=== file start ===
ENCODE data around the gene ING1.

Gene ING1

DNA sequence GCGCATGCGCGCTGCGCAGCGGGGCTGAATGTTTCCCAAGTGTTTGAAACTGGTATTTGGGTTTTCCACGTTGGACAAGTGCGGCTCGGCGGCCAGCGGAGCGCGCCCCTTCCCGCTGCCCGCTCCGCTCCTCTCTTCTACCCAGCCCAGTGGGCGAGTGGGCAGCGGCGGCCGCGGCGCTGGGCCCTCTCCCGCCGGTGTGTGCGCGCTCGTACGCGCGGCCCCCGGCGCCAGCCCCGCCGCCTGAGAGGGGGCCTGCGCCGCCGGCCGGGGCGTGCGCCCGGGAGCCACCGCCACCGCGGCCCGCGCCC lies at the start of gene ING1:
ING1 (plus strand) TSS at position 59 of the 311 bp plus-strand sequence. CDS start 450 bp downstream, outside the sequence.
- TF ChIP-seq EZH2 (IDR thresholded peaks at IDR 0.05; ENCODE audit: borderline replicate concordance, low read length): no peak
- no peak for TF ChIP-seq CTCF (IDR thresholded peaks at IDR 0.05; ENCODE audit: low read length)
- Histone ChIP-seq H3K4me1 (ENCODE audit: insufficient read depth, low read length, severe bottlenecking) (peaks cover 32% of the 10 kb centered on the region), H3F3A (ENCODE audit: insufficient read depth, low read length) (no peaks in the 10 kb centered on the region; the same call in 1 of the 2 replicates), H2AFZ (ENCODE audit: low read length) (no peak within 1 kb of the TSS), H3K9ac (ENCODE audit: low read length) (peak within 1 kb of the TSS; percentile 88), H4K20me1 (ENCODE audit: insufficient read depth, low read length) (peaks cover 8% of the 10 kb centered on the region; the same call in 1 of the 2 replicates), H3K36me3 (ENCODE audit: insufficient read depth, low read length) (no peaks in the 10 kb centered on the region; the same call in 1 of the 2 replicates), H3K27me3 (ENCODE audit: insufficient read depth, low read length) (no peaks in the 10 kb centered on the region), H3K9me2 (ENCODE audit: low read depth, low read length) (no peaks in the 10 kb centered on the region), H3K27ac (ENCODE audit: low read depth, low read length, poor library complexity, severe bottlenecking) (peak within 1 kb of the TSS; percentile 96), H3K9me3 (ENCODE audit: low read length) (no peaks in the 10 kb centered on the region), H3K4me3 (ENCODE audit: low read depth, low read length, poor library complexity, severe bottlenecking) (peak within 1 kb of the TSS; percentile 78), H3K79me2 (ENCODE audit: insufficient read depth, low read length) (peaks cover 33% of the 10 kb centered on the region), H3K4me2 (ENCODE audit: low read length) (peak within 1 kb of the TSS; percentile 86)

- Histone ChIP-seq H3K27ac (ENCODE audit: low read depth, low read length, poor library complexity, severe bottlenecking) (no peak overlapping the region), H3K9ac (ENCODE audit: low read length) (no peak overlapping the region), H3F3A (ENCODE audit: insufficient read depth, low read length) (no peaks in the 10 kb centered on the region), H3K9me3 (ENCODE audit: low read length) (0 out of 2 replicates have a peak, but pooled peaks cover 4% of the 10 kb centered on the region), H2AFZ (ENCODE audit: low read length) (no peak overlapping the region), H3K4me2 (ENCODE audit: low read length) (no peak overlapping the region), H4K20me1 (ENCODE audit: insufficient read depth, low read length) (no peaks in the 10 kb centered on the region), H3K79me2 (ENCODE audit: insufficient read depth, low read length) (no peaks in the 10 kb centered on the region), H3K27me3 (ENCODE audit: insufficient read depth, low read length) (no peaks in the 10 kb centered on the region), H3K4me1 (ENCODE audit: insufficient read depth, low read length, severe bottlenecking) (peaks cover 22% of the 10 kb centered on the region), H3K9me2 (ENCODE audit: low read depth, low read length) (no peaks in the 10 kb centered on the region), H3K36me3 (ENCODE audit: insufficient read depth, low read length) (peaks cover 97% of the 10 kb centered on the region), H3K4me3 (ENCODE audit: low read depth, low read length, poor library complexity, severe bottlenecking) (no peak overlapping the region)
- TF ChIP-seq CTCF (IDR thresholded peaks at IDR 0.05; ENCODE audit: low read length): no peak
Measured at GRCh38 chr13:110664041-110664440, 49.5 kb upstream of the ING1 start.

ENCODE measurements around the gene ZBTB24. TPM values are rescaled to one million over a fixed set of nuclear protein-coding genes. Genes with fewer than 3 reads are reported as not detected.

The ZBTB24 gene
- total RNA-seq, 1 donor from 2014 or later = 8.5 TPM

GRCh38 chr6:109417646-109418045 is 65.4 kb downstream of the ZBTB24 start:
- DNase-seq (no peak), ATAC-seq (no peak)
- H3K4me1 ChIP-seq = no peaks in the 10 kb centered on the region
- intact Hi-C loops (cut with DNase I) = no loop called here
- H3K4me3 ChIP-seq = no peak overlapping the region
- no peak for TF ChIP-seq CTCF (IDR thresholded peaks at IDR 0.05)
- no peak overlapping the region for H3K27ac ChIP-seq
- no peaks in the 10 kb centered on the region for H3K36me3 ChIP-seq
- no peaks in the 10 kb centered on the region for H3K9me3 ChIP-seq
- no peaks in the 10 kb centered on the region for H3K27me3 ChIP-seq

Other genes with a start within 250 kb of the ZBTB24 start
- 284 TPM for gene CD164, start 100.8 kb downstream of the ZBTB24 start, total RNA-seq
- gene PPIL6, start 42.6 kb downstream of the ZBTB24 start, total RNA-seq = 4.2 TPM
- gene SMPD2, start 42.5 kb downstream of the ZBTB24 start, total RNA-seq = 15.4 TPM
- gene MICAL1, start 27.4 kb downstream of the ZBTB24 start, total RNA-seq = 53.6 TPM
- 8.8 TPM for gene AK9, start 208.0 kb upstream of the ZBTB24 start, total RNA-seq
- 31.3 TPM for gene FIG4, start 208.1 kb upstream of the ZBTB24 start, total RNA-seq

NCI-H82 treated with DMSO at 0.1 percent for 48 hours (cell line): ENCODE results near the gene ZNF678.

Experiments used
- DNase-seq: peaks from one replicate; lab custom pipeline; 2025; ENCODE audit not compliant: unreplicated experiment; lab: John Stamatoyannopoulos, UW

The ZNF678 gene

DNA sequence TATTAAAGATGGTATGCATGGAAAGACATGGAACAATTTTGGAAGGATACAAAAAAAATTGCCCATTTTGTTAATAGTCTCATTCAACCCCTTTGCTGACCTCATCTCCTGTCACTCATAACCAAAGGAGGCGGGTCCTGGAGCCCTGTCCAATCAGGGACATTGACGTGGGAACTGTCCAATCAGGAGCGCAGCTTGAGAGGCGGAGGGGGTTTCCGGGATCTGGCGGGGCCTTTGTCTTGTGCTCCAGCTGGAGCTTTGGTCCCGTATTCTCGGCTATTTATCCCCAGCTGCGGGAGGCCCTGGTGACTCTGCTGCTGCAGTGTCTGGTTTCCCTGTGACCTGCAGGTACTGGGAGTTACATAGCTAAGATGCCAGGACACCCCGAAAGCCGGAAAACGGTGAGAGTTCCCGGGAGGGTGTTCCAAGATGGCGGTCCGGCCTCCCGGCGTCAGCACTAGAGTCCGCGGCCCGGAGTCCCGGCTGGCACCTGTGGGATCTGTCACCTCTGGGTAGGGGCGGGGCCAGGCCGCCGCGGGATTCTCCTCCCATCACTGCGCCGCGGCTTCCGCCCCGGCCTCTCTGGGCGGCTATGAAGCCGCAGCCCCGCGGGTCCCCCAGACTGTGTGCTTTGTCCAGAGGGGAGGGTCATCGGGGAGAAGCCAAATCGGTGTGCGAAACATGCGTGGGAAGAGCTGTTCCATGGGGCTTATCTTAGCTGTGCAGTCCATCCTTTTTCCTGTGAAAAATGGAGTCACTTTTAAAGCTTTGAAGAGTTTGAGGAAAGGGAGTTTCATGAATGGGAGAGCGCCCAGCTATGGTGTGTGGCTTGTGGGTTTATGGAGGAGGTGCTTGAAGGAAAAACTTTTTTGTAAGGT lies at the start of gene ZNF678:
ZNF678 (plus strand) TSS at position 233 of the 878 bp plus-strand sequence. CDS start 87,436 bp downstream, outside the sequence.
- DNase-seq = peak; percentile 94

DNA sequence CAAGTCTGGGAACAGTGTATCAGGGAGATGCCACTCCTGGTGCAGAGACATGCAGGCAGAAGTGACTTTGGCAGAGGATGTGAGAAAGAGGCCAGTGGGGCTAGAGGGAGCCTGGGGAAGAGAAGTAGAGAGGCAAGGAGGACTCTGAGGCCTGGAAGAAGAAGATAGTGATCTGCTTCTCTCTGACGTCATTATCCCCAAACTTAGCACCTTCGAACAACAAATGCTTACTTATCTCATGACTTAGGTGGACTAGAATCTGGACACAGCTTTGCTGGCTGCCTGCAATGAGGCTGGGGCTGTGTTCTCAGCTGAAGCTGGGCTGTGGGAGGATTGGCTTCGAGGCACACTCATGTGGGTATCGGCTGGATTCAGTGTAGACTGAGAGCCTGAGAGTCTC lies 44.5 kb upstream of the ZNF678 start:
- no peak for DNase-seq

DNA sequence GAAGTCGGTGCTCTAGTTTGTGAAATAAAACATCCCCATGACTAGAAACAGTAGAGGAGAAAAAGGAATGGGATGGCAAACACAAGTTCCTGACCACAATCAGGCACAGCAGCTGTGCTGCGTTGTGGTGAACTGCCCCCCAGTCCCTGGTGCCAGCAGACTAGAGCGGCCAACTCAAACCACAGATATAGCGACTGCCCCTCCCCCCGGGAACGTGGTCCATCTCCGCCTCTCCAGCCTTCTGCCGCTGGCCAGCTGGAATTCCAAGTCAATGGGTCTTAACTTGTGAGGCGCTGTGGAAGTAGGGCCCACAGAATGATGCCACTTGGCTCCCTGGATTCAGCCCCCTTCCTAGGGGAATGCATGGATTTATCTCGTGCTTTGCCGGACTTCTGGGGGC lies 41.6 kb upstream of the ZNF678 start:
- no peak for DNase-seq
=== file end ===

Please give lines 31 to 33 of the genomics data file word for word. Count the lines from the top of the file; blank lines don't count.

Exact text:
NCI-H82 treated with DMSO at 0.1 percent for 48 hours (cell line): ENCODE results near the gene ZNF678.

Experiments used
- DNase-seq: peaks from one replicate; lab custom pipeline; 2025; ENCODE audit not compliant: unreplicated experiment; lab: John Stamatoyannopoulos, UW